Philadelphia students ask questions about COVID-19 vaccine during town hall

Speaking Friday to a group of students at Mastery Charter School in West Philadelphia, Kamau Stanford’s message was clear: “Don’t get medical information from your friends. Don’t get medical information from Instagram influencers.”

Stanford, the guest speaker at a vaccine information event held at the charter network’s Shoemaker campus, urged students to look to medical professionals and reputable sources online for information about COVID-19 vaccines. He cited the U.S. Centers for Disease Control and the National Institutes of Health, among them.

The Germantown native is a graduate of Central High School, a former 12th grade dean of students at Shoemaker, and the current chief operating officer for the Philadelphia Black Doctors COVID-19 Consortium.

He fielded a barrage of questions from a group of socially distanced students. Questions included “What’s the vaccine made of?” and “If you had COVID, can you get vaccinated?”

Stanford emphasized that he’s not a medical doctor, but spoke to students to raise awareness about the vaccine. He explained that Pfizer is the only vaccine currently approved for emergency use in children 12-17.

Unlike the Philadelphia school district, which chose not to offer in-person learning for 10th to 12th graders this school year, Mastery has tried to bring back as many students as possible to its 18 schools across the city. The charter network, which enrolls about 14,000 K-12 students, started hybrid learning back in March and  April, meaning students learn in person on some days and at home on others. 

Multiple schools in the Mastery network will host vaccination clinics on campus. They will be open to eligible students, their families, and members of the community.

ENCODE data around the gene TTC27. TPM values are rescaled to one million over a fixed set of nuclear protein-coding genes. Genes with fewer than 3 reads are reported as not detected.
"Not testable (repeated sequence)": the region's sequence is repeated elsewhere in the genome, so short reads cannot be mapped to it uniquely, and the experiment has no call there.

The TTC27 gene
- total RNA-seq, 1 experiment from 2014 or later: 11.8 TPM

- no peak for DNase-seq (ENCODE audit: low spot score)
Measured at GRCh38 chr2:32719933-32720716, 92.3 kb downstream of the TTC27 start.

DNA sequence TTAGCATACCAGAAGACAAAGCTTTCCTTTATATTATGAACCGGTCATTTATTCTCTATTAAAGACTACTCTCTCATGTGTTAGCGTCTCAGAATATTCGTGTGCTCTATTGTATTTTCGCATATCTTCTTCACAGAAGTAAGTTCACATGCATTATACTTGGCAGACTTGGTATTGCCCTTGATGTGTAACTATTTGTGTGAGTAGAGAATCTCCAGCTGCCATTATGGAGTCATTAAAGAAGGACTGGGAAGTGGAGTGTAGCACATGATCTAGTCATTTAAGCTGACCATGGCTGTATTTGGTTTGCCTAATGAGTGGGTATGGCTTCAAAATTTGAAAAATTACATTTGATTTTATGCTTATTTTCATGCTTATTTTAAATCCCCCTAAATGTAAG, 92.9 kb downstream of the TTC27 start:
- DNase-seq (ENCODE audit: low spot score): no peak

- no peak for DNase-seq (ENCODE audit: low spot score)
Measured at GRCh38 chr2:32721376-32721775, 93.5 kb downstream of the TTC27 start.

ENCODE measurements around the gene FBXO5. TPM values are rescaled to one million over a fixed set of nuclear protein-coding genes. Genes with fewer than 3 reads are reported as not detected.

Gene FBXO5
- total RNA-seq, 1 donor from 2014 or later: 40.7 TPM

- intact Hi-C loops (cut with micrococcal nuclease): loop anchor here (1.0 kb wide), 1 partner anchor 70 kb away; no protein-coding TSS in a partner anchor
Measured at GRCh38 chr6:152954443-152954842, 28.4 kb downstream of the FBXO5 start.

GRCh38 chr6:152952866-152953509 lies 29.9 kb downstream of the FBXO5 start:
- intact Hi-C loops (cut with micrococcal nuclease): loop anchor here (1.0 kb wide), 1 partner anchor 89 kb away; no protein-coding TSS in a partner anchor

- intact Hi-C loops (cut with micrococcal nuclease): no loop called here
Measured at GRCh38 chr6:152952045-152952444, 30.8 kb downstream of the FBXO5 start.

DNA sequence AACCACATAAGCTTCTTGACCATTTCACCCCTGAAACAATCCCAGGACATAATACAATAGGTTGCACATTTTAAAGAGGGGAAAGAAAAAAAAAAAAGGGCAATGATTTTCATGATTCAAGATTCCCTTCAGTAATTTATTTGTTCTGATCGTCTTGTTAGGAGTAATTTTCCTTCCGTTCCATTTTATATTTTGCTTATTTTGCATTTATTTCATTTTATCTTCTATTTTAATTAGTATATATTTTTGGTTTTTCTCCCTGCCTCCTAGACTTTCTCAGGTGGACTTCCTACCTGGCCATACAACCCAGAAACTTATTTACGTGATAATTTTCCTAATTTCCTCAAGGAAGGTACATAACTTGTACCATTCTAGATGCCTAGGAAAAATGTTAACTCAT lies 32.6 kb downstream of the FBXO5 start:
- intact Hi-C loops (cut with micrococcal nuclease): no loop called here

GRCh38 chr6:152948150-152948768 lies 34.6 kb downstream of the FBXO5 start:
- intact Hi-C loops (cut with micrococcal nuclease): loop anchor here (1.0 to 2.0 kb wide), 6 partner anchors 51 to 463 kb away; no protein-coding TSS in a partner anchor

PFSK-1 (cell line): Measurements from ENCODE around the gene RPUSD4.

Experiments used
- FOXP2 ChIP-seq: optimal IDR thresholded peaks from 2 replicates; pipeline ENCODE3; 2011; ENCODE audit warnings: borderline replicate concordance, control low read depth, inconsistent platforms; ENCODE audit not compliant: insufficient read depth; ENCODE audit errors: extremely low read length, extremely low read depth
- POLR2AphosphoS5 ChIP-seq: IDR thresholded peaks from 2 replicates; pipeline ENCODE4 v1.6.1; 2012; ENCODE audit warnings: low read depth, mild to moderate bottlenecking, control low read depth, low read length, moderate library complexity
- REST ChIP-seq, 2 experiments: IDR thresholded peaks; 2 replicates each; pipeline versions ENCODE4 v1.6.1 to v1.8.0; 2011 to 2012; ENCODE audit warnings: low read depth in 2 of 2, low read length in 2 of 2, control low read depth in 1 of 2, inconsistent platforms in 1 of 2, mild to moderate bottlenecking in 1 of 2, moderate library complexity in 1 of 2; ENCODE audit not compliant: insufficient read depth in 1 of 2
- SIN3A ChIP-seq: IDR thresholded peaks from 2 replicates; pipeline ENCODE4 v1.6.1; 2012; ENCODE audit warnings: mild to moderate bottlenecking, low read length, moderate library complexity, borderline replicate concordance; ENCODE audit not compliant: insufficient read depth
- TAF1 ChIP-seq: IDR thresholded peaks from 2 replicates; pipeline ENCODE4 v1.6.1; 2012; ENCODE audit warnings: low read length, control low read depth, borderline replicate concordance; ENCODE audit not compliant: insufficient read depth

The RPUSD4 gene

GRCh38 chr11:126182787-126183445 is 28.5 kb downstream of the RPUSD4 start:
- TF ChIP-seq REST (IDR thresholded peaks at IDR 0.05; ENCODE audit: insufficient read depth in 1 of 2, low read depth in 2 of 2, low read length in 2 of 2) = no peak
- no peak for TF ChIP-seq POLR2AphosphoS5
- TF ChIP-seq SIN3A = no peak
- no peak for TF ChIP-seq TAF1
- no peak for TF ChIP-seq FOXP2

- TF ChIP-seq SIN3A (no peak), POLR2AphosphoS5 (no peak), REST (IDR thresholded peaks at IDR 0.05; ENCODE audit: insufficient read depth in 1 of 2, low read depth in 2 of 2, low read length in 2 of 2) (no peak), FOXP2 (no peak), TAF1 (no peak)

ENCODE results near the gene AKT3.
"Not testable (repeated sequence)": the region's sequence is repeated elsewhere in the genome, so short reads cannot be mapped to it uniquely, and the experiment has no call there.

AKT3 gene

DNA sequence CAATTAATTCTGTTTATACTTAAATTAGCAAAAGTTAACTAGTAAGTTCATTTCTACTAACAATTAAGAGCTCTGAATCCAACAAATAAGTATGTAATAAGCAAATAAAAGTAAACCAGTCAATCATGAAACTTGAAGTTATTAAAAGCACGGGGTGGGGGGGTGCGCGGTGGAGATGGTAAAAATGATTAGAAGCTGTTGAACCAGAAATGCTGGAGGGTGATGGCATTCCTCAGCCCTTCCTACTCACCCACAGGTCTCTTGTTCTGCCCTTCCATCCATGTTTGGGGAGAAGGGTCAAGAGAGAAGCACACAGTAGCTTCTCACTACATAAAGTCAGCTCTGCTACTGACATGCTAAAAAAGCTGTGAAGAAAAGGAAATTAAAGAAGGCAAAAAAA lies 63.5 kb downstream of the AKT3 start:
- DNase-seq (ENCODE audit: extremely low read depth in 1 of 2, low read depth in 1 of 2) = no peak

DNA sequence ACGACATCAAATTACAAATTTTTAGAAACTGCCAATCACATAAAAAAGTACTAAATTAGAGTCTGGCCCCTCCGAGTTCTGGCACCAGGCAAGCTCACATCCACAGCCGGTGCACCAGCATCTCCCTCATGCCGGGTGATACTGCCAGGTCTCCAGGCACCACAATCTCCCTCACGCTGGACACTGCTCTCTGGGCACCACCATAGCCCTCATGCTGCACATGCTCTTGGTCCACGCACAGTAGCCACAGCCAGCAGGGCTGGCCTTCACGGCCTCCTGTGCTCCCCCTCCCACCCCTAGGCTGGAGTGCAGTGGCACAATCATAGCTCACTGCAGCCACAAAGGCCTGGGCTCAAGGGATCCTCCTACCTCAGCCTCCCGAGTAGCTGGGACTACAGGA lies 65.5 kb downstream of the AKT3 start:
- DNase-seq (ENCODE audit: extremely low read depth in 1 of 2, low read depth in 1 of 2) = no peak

Megan Lawson, the principal at Shoemaker, said the event was important for the students because they have been disproportionately affected, with some having contracted the virus. She noted: “Our ability to have them come back in the building and to feel comfortable so that they’re able to be successful is critical.”

Lawson said approximately 40% to 50% of all grades have returned to Shoemaker since the network opened its doors this semester.

Superintendent William Hite of the Philadelphia district said low and declining rates of COVID-19 cases in the city, relaxed pandemic restrictions, growing vaccination rates, and the ability to vaccinate students 12-15 would enable the district to reopen fully in the fall. 

“Most importantly, the rate of positive COVID cases within our district has remained well below 1%,” he said, citing rates from in-school testing. 

The city’s health department recently suggested that students over the age of 12 consider getting the Pfizer vaccine before returning to school. City officials have yet to announce its policy on face masks for summer and fall sessions.

In Philadelphia, children 12 and up do not need the consent of a parent or guardian to be vaccinated, according to the city’s health department.

Stanford noted a lot of colleges and universities are making it mandatory for on-campus students to get the vaccine. “It doesn’t affect sixth and seventh graders, but for kids who are graduating, it definitely affects them because it determines what their college is going to look like.”

Khaira Nahl, a dean at Mastery Shoemaker, said Friday’s event was beneficial for students.

“They need to know what’s going on,” she said. “I did enjoy the students kind of like asking questions and trying to find out more information on their own. I think the pandemic helped to bring health to the forefront of their minds.”

Stanford’s sister, Dr. Ala Stanford, founded the Philadelphia Black Doctors COVID-19 Consortium. Community and political leaders have praised her organization for outpacing the city in vaccinating Black residents.

This article was originally posted on Philadelphia students ask questions about COVID-19 vaccine during town hall

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